One Falcon Robotics Club
Public Service Leadership Academy
at Fowler High School, Syracuse
My favorite task was getting to work with peers around my age that had the same interests as me. We had a very optimistic environment as well as some good conversations working with the robot.Advertisement
— Javon Harper, grade 11
Technology teacher Edward Levine didn’t know anything about robotics or drones when he took over as adviser of the robotics club at Public Service Leadership Academy at Fowler High School. But, like his students, he’s learned a lot. “I have learned to emphasize the engineering design process for my competition teams,” he wrote in an email. “The technology keeps changing, but the structured problem solving and documentation approach works no matter what.”
The One Falcon Robotics Club has about 15 members in grades nine through 12. They meet daily after school to work on their projects. Students participate in science, technology, engineering and mathematics competitions including the CNY STEM drone challenge, the Syracuse City School District Cardboard Boat Race, and the state VEX middle and high school robotics competition (where the photos on these pages were taken). The club is called “One Falcon” to emphasize unity, even though members might be participating in different groups or competitions. “The students eat lunch together, stay after school together, and collaborate on fundraising together,” Levine says.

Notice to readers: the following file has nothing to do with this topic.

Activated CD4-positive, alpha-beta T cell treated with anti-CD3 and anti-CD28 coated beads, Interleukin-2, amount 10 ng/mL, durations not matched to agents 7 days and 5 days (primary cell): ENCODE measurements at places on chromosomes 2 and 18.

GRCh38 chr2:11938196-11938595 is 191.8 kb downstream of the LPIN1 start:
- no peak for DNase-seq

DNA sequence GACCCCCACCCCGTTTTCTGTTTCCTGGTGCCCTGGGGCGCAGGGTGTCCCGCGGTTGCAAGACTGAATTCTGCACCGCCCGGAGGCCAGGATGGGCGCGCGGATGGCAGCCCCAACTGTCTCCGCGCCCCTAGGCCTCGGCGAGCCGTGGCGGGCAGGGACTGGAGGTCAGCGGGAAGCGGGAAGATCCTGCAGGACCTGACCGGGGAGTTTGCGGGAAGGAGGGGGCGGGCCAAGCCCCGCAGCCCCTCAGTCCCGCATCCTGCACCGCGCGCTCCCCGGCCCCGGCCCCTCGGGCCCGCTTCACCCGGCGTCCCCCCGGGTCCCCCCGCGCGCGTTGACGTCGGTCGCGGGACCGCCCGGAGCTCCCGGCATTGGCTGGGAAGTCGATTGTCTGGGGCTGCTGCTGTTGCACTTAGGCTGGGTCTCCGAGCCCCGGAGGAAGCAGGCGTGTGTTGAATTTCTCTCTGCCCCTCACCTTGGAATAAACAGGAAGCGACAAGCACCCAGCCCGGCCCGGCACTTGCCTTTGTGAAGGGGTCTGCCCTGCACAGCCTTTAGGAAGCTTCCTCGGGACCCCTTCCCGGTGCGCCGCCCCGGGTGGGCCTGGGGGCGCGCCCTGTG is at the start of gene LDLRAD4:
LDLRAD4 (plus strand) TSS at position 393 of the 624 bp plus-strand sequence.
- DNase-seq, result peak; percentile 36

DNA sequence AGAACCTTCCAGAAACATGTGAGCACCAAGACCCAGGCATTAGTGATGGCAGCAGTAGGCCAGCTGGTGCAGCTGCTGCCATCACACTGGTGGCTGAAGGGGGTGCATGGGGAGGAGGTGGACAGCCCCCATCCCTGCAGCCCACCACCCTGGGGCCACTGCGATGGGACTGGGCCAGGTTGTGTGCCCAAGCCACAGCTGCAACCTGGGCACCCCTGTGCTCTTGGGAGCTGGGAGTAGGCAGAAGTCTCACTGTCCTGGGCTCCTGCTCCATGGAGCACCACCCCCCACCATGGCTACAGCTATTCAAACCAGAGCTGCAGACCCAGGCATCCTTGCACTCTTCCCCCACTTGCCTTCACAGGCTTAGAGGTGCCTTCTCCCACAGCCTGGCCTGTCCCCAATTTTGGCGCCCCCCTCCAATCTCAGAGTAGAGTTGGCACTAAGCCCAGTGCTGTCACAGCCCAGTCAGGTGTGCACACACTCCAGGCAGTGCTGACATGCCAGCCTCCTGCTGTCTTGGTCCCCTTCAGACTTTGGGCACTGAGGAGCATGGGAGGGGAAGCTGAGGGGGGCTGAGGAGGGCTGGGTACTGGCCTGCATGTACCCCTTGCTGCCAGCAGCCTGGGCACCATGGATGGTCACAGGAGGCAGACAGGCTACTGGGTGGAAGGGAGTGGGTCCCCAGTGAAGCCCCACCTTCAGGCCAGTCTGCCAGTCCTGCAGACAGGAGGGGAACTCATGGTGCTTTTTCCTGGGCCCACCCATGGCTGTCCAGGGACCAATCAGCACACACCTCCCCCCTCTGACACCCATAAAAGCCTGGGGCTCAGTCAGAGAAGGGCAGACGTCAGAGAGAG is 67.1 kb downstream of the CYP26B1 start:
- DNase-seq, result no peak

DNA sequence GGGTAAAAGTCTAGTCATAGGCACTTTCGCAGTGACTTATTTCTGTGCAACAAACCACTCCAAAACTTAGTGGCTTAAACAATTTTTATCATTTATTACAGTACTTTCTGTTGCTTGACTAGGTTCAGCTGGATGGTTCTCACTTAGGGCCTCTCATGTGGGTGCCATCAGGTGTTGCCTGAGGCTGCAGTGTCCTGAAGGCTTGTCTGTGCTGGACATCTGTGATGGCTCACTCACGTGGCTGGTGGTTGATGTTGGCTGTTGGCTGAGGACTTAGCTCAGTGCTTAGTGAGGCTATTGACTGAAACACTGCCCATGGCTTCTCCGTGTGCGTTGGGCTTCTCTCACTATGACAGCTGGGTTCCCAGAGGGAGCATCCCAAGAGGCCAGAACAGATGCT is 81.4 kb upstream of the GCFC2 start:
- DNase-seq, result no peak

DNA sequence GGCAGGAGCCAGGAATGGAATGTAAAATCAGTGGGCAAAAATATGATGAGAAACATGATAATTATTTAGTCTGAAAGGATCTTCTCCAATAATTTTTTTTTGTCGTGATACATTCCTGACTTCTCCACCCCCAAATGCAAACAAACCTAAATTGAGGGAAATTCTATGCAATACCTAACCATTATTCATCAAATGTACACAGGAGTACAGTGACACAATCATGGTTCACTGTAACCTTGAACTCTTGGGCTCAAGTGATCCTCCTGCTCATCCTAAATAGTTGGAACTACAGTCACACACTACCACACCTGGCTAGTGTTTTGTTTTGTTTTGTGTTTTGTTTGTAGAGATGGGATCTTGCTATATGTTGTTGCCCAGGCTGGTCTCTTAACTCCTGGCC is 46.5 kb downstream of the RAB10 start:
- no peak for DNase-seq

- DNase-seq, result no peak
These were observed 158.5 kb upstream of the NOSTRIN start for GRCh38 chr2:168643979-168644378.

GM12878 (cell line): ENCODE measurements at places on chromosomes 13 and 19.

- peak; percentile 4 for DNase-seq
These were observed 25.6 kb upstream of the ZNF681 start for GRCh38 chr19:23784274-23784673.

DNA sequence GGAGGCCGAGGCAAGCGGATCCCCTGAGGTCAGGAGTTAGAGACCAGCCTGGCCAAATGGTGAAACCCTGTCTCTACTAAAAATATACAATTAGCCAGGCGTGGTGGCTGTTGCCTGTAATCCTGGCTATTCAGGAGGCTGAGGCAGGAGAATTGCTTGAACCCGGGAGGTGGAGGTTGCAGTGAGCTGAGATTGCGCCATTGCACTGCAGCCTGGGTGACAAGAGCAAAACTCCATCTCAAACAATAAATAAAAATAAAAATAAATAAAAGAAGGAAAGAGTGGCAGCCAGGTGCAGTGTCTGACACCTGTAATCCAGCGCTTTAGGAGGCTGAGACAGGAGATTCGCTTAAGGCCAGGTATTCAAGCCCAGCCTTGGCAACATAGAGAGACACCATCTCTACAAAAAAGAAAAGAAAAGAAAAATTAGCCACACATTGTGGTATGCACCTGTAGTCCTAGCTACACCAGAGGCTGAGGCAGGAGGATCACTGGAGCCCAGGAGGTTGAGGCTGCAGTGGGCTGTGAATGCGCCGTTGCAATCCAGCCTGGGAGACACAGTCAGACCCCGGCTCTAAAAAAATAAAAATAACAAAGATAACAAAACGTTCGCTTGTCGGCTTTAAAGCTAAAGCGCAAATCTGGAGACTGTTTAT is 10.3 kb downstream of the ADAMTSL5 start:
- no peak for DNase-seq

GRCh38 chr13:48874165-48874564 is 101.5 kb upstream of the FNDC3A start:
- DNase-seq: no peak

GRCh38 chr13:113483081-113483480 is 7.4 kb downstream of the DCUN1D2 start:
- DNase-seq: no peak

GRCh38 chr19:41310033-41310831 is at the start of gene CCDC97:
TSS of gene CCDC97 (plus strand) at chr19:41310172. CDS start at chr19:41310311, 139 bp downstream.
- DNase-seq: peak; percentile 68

Something I learned in robotics club was the programming language for the robot, which is a C-based programming language.
— Hector Ferrer-Menendez, grade 11
For robotics competitions, students had to design robots to perform specific tasks as efficiently as possible. “This year teams have completely rebuilt their robots several times,” Levine says. “Students in the club are constantly looking at their designs and deciding if a mechanism or part is worth trying to improve or if they need to dismantle it and go a different direction. Teams document their engineering design process in a notebook and also explain their work to judges at each competition.”
“I have learned how important testing is” to the process, says club member Kyla Mayberry, a sophomore. “Before robotics I never had to pay attention to variables when I did things; they either worked or they didn’t. Now I focus on what worked, what went wrong, and what I had changed prior to the test.”
Javon Harper, meanwhile, has discovered how to navigate the ins and outs of group dynamics. “Everyone has their ideas and inputs but don’t want to accept anyone else’s because they think theirs is better,” the high school junior says. “Times like that you need to either assert yourself and explain why your idea would work, or back off and take someone else’s advice.”
I really enjoy getting to build without blueprints. It forces me to get creative and think more critically about problems and solutions than I do on a daily basis.
— Kyla Mayberry, grade 10